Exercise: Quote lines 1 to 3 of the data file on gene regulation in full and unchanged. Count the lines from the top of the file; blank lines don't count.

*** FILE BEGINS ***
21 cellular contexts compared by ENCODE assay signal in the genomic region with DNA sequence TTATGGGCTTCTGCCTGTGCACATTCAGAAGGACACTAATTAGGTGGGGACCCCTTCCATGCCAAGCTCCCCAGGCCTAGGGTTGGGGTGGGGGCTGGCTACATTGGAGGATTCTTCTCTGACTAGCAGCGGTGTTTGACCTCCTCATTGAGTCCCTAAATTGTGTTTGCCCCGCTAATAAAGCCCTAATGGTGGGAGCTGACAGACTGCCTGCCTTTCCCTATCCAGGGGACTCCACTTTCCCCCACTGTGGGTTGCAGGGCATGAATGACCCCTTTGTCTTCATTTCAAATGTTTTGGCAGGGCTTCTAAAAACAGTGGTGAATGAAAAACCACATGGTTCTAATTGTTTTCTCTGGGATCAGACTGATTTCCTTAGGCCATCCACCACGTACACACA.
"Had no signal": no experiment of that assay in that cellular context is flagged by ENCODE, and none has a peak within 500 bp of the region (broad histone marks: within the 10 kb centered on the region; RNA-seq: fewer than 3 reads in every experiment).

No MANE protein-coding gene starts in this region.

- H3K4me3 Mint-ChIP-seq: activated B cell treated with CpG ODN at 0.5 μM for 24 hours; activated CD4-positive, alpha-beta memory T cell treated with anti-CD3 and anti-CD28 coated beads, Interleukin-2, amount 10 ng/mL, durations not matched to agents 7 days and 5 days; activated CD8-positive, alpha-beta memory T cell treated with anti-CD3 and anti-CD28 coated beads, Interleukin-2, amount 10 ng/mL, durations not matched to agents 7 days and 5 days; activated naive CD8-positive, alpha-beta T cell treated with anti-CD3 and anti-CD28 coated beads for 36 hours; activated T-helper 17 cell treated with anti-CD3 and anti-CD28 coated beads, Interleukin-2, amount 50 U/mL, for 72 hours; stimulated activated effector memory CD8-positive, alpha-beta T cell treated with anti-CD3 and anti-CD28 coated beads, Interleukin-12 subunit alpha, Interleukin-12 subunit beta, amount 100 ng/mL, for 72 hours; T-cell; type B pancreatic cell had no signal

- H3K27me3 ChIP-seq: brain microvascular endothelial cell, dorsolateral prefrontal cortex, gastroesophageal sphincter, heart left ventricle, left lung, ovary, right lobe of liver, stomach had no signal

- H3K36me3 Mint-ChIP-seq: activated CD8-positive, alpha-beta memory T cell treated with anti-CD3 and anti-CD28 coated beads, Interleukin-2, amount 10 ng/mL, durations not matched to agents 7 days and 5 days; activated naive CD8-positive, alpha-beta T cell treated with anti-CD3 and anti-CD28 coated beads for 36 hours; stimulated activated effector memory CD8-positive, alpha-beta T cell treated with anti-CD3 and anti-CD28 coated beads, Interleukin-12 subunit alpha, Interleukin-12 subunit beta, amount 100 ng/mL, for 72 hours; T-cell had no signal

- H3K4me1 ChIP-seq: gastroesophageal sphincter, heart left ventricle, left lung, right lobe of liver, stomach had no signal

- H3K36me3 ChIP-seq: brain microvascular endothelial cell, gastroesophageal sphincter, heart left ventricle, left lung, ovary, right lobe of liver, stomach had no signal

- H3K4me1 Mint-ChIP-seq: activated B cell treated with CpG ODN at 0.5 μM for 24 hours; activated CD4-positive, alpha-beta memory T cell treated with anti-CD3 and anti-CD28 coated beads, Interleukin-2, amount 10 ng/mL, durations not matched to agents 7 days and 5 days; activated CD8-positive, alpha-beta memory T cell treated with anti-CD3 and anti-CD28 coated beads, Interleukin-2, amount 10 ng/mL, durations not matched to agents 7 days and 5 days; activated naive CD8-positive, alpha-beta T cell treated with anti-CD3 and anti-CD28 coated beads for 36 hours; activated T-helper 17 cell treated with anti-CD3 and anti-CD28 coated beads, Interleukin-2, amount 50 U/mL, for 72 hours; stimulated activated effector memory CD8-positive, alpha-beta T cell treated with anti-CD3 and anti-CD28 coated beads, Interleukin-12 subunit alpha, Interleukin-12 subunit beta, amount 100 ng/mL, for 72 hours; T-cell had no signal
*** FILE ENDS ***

21 cellular contexts compared by ENCODE assay signal in the genomic region with DNA sequence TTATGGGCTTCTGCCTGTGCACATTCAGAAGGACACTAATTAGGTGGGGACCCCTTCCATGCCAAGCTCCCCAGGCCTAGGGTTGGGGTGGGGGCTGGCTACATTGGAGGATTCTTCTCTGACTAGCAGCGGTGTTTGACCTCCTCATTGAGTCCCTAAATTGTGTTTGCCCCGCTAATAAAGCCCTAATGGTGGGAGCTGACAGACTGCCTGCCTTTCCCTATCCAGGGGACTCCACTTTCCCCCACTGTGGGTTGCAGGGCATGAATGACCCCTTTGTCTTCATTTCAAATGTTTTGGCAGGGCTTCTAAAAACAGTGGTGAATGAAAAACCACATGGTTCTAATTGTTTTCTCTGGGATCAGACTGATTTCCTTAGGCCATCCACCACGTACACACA.
"Had no signal": no experiment of that assay in that cellular context is flagged by ENCODE, and none has a peak within 500 bp of the region (broad histone marks: within the 10 kb centered on the region; RNA-seq: fewer than 3 reads in every experiment).

No MANE protein-coding gene starts in this region.